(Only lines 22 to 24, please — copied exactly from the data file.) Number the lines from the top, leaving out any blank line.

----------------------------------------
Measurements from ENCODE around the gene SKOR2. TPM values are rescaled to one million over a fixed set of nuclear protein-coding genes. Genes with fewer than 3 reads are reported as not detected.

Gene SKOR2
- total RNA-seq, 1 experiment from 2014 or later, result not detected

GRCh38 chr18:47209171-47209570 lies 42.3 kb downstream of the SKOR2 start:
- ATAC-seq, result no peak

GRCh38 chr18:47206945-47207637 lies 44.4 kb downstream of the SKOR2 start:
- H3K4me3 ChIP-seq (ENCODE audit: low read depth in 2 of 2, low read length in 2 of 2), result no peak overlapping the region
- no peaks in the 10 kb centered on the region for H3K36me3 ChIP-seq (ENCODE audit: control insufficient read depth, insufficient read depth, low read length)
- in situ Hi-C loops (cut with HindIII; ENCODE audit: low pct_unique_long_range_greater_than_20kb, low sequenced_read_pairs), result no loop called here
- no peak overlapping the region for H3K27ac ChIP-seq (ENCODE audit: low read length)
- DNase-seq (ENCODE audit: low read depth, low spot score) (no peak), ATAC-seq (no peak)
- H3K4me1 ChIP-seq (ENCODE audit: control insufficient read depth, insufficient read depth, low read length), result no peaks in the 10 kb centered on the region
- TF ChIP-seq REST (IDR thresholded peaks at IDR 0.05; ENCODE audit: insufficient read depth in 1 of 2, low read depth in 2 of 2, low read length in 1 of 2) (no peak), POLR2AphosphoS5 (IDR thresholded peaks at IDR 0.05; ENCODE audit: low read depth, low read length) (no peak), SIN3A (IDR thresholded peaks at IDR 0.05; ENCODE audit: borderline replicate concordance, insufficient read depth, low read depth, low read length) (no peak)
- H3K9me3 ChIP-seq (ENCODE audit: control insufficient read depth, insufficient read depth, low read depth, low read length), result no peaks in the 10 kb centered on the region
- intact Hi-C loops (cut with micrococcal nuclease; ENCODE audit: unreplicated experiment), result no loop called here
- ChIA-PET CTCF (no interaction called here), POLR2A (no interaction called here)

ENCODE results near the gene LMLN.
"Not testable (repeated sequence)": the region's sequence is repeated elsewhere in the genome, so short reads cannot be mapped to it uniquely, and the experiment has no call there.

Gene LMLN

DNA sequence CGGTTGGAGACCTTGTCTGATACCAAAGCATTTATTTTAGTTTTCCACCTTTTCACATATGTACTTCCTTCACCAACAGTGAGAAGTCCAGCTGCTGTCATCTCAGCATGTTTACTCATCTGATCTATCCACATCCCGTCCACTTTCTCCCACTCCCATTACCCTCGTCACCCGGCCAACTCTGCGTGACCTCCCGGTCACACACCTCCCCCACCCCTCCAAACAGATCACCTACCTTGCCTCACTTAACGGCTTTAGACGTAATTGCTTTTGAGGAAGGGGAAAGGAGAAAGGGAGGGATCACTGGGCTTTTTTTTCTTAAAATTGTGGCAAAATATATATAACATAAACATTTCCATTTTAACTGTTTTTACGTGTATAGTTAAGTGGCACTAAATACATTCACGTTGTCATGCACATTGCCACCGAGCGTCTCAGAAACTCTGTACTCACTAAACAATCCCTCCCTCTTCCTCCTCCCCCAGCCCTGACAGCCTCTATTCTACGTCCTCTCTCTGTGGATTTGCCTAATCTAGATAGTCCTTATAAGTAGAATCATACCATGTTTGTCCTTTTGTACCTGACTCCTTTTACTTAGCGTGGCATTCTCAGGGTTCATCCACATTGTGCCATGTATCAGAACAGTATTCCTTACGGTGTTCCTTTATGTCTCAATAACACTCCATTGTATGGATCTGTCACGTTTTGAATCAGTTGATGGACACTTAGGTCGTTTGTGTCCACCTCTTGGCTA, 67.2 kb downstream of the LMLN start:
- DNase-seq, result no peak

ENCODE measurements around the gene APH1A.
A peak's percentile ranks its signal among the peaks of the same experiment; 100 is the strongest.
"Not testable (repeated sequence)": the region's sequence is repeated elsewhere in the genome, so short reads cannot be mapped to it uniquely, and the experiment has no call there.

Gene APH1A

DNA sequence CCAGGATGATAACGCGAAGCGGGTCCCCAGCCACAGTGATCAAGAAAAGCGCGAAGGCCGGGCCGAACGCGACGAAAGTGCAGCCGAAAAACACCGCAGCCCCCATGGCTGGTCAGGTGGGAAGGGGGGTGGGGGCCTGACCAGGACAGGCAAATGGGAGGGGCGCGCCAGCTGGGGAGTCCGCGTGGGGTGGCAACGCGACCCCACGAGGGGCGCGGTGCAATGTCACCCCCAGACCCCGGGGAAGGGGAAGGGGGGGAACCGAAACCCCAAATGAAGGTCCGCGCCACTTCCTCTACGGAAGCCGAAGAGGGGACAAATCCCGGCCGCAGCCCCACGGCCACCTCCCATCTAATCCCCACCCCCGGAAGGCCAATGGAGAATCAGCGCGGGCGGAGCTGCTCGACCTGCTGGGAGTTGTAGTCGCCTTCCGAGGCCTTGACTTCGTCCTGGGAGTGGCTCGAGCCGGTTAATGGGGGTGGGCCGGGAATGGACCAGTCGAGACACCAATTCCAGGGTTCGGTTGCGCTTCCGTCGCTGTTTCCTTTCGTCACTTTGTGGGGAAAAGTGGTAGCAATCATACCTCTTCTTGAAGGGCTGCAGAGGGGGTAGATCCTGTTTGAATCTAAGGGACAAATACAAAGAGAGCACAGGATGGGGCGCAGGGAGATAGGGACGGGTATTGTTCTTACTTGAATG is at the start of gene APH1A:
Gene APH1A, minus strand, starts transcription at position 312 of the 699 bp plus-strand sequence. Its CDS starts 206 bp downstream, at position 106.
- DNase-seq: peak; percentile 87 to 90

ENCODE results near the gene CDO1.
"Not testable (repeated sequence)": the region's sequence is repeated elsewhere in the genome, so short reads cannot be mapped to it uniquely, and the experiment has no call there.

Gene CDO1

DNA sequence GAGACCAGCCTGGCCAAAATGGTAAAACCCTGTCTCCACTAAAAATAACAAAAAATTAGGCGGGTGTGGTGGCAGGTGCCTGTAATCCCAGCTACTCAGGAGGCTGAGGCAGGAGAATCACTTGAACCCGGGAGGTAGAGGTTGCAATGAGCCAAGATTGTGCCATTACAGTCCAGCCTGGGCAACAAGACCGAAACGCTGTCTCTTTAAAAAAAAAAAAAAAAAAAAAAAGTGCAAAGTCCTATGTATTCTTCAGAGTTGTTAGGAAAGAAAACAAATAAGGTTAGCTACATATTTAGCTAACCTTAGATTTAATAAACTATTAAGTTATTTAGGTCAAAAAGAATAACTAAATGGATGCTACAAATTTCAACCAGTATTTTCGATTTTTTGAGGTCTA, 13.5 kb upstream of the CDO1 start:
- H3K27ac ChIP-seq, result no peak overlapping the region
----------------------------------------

ENCODE measurements around the gene APH1A.
A peak's percentile ranks its signal among the peaks of the same experiment; 100 is the strongest.
"Not testable (repeated sequence)": the region's sequence is repeated elsewhere in the genome, so short reads cannot be mapped to it uniquely, and the experiment has no call there.